October 11, 2015
Human Labor Going To Lose Value?

See: Brynjolfsson and McAfee: Will humans go the way of horse labor?

The use of horse labor used to grow along with the population and the economy. In the United States horse labor grew 6 fold from 1840 to 1900. But then it plummeted as internal combustion engines replaced horses on farms, in factories, for transportation. Does the same fate await humans, or at least some humans?

I see signs that human laborers who are only capable of simpler cognitive tasks are in declining demand and areas of prosperity are shrinking in size.

The US Bureau of Labor Statistics has an excellent web site section called Occupational Output Handbook where you can filter on expanding and contracting job occupations. Have a look at the 35 occupations that are set to grow 30% or more from 2012 to 2022. 4 require less than a high school diploma. 7 require a high school diploma. 2 require postsecondary non-degree award. 8 require an associate's degree. 4 require a bachelor's degree. 7 require a master's degree. 3 require a doctoral or professional degree.

Now lets compare that to the 82 occupations with declining employment. 6 require less than high school. 55 require a high school diploma! 5 require postsecondary non-degree award (e.g. cooks in private household). 5 require an associate's degree. 10 require a bachelor's degree. 1 requires doctoral or professional degree.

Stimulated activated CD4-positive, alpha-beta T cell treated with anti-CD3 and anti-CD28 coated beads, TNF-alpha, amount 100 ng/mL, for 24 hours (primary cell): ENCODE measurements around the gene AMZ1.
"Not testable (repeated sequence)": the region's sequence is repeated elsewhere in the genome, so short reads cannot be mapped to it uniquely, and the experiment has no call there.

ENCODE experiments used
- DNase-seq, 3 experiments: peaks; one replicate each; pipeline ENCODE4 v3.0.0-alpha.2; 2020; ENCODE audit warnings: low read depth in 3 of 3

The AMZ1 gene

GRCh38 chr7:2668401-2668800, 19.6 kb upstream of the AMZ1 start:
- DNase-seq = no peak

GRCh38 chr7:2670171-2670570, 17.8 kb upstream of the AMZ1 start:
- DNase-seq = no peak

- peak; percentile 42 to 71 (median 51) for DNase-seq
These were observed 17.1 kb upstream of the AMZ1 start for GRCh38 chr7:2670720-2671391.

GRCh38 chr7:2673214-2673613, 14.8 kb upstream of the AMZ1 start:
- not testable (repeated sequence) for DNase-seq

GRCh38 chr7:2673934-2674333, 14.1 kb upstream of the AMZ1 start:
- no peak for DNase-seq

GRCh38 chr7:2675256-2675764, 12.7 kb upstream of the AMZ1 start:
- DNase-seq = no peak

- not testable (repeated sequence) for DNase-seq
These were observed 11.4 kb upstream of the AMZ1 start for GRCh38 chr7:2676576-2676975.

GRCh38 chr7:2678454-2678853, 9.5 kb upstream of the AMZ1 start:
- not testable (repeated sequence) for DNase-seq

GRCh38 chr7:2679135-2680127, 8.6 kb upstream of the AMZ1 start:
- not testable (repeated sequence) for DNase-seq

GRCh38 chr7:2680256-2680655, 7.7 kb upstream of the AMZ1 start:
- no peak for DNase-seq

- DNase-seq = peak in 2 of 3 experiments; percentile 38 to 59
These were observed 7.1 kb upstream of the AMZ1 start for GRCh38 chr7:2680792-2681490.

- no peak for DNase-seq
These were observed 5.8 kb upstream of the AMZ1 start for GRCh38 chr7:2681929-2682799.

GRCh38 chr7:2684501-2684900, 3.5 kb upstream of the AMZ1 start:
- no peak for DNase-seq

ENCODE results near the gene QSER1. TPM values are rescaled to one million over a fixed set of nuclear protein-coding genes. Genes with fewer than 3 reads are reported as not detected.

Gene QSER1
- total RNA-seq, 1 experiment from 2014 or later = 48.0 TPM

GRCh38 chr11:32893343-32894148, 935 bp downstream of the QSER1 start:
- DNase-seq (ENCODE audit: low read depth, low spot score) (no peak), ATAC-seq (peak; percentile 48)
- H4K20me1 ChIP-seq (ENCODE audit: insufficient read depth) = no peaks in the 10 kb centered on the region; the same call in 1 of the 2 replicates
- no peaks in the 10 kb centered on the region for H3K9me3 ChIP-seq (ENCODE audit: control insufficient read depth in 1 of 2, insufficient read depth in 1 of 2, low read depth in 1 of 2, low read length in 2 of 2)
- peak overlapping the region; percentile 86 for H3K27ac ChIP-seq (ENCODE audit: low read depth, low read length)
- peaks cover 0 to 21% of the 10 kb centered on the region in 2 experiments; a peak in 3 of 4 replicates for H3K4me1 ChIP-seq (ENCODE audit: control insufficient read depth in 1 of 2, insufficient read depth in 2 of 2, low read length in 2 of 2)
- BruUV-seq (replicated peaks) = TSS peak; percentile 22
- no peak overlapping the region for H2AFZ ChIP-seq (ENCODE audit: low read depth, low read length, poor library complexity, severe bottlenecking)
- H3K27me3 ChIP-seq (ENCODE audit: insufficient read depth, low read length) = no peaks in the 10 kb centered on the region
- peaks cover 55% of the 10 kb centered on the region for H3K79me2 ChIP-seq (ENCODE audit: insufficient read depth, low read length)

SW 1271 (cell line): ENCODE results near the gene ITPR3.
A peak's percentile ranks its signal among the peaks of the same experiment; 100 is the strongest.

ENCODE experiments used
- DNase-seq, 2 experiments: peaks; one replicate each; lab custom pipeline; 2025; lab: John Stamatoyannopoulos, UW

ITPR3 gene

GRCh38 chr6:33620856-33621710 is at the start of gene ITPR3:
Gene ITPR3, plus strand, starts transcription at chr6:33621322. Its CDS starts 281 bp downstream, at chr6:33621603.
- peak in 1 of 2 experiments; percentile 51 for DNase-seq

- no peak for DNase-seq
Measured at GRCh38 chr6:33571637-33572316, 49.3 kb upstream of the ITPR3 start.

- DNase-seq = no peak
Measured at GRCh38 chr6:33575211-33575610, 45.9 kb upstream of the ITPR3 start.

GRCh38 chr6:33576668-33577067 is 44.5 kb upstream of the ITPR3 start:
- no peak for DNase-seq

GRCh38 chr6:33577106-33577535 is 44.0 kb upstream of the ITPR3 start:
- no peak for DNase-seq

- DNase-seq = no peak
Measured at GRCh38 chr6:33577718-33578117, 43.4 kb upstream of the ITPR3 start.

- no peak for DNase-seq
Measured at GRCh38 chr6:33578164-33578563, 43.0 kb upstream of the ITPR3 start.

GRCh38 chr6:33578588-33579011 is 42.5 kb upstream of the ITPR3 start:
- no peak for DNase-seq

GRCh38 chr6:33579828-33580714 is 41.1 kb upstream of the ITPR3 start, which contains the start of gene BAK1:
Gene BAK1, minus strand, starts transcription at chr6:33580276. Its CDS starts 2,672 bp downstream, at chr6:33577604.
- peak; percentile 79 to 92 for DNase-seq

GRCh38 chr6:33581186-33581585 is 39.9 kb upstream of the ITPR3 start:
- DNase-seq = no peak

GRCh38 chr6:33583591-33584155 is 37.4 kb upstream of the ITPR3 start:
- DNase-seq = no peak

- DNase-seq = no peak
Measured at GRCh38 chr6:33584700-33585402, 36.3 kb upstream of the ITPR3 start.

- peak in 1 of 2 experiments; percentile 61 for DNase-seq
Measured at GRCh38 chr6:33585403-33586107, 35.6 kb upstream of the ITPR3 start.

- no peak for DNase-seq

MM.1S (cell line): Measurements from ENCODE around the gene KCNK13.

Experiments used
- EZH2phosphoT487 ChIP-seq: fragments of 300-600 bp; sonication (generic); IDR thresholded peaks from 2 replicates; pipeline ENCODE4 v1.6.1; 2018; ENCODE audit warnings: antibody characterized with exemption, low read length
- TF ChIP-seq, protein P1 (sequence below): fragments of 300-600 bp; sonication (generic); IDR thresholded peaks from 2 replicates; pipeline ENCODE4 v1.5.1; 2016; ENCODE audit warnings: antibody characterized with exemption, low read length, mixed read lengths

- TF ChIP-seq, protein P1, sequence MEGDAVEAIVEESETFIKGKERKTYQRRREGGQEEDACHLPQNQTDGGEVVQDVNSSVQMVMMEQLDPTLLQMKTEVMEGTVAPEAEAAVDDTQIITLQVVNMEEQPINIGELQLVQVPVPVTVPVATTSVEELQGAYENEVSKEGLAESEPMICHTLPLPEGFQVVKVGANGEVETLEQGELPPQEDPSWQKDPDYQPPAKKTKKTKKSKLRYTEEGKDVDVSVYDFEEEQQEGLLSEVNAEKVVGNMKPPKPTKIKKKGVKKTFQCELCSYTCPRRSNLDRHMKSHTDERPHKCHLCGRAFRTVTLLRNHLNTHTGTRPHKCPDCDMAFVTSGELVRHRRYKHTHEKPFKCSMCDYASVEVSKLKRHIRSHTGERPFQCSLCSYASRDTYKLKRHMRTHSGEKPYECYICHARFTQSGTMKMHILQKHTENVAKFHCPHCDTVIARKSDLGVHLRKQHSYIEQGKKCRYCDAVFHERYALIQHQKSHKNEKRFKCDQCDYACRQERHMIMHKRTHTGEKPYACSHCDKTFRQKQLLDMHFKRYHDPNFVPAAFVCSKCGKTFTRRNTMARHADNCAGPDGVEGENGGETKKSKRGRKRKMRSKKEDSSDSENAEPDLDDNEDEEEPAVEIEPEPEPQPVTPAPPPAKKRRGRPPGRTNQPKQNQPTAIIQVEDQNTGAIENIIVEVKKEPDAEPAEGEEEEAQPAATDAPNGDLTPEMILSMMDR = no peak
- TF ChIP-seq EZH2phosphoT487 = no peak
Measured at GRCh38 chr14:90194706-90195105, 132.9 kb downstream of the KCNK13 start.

So what do we see as a difference between the rapidly rising and declining occupations? The number of occupations for high school grads is shrinking a lot more than the number of occupations opening up for them. The labor market looks like it has shrinking demand for people with moderate intellectual capability. That spells trouble for the high school drop-outs too since the high school graduates will compete more heavily for jobs that both of them can do.

I think BLS projections understate the size of the labor market disruptions coming. For example, I do not expect the projected big rise in private chefs because Moley Robotics will automate home cooking in upscale households. Also, BLS has bricklaying listed as a rapidly growing occupation. Yet Construction Robotics has an automated bricklaying robot. I fully expect taxi driving to become a shrinking occupation within 10 years due to autonomous vehicle advances. Ditto long haul trucking (and probably sooner than taxi driving).

Automation is also happening in the financial industries. Industries with rising revenues, rising output, and declining employment of humans are today's biggest success stories. What does that portend for the future of human labor?

Share |      Randall Parker, 2015 October 11 11:07 AM 


Comments
RandyBeck said at October 11, 2015 10:39 PM:

As this stuff comes online, anybody who'd think the minimum wage needs to be raised will be fooling themselves. The abandon ship order "every man for himself" will need to be given.

Then, after the dust settles, maybe we'll all get to relax, and future generations will look in horror that people once needed to work.

BTW: That Moley Robotics ad is truly stunning. I hesitate to comment because I can't be convinced it's real.

BernardZ said at October 12, 2015 3:45 AM:

I suppose it depends where you look.

http://www.usatoday.com/story/money/business/2013/09/02/10-fastest-growing-jobs-in-usa/2750169/

I count one here, petroleum engineers that needs a degree.


Stan said at October 16, 2015 6:10 PM:

Learn to maintain and repair robots.

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